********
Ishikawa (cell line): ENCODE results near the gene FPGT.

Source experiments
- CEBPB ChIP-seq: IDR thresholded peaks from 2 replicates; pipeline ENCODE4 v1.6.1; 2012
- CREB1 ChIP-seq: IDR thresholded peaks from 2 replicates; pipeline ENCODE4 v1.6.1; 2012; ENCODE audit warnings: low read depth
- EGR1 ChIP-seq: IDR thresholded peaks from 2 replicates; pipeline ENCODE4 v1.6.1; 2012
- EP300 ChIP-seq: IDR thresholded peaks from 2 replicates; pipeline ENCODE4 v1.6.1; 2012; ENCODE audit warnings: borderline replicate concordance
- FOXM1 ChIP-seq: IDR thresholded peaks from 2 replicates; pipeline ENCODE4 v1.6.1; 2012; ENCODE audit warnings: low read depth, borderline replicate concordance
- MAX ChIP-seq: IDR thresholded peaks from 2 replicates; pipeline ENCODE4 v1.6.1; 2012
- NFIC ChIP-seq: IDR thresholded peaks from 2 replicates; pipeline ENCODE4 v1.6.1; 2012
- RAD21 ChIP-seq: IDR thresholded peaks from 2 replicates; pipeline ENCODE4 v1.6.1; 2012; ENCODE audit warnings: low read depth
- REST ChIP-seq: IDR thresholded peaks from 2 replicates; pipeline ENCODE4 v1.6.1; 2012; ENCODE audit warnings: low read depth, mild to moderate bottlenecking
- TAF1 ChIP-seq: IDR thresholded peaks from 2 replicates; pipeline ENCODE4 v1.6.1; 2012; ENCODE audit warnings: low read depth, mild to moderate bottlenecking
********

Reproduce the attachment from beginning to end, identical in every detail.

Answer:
Ishikawa (cell line): ENCODE results near the gene FPGT.

Source experiments
- CEBPB ChIP-seq: IDR thresholded peaks from 2 replicates; pipeline ENCODE4 v1.6.1; 2012
- CREB1 ChIP-seq: IDR thresholded peaks from 2 replicates; pipeline ENCODE4 v1.6.1; 2012; ENCODE audit warnings: low read depth
- EGR1 ChIP-seq: IDR thresholded peaks from 2 replicates; pipeline ENCODE4 v1.6.1; 2012
- EP300 ChIP-seq: IDR thresholded peaks from 2 replicates; pipeline ENCODE4 v1.6.1; 2012; ENCODE audit warnings: borderline replicate concordance
- FOXM1 ChIP-seq: IDR thresholded peaks from 2 replicates; pipeline ENCODE4 v1.6.1; 2012; ENCODE audit warnings: low read depth, borderline replicate concordance
- MAX ChIP-seq: IDR thresholded peaks from 2 replicates; pipeline ENCODE4 v1.6.1; 2012
- NFIC ChIP-seq: IDR thresholded peaks from 2 replicates; pipeline ENCODE4 v1.6.1; 2012
- RAD21 ChIP-seq: IDR thresholded peaks from 2 replicates; pipeline ENCODE4 v1.6.1; 2012; ENCODE audit warnings: low read depth
- REST ChIP-seq: IDR thresholded peaks from 2 replicates; pipeline ENCODE4 v1.6.1; 2012; ENCODE audit warnings: low read depth, mild to moderate bottlenecking
- TAF1 ChIP-seq: IDR thresholded peaks from 2 replicates; pipeline ENCODE4 v1.6.1; 2012; ENCODE audit warnings: low read depth, mild to moderate bottlenecking